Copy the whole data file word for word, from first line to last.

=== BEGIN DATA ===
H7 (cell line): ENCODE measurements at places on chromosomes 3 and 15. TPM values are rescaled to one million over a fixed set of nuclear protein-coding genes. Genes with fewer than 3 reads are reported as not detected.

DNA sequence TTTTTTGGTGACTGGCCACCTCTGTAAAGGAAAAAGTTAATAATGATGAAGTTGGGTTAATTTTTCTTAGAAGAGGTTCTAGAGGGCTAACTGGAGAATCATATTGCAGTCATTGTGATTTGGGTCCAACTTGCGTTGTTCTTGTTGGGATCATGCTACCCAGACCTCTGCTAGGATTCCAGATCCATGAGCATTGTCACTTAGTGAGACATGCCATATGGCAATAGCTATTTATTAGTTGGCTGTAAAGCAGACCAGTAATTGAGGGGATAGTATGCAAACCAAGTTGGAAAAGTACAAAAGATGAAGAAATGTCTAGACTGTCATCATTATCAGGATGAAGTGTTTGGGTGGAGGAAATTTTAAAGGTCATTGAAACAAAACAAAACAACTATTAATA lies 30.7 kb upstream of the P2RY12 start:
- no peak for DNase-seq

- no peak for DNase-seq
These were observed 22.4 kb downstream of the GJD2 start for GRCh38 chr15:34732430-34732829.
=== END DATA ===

H7 (cell line): ENCODE measurements at places on chromosomes 3 and 15. TPM values are rescaled to one million over a fixed set of nuclear protein-coding genes. Genes with fewer than 3 reads are reported as not detected.

DNA sequence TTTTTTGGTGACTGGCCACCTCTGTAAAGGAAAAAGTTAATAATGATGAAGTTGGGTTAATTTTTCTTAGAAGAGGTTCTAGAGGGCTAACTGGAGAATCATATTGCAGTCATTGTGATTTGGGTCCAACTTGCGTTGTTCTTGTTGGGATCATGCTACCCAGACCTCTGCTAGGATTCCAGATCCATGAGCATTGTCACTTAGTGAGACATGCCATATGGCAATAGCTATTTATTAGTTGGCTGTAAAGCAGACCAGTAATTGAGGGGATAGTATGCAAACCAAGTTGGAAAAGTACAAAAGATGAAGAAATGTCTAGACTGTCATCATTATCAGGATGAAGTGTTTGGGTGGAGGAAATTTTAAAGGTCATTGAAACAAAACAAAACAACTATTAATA lies 30.7 kb upstream of the P2RY12 start:
- no peak for DNase-seq

- no peak for DNase-seq
These were observed 22.4 kb downstream of the GJD2 start for GRCh38 chr15:34732430-34732829.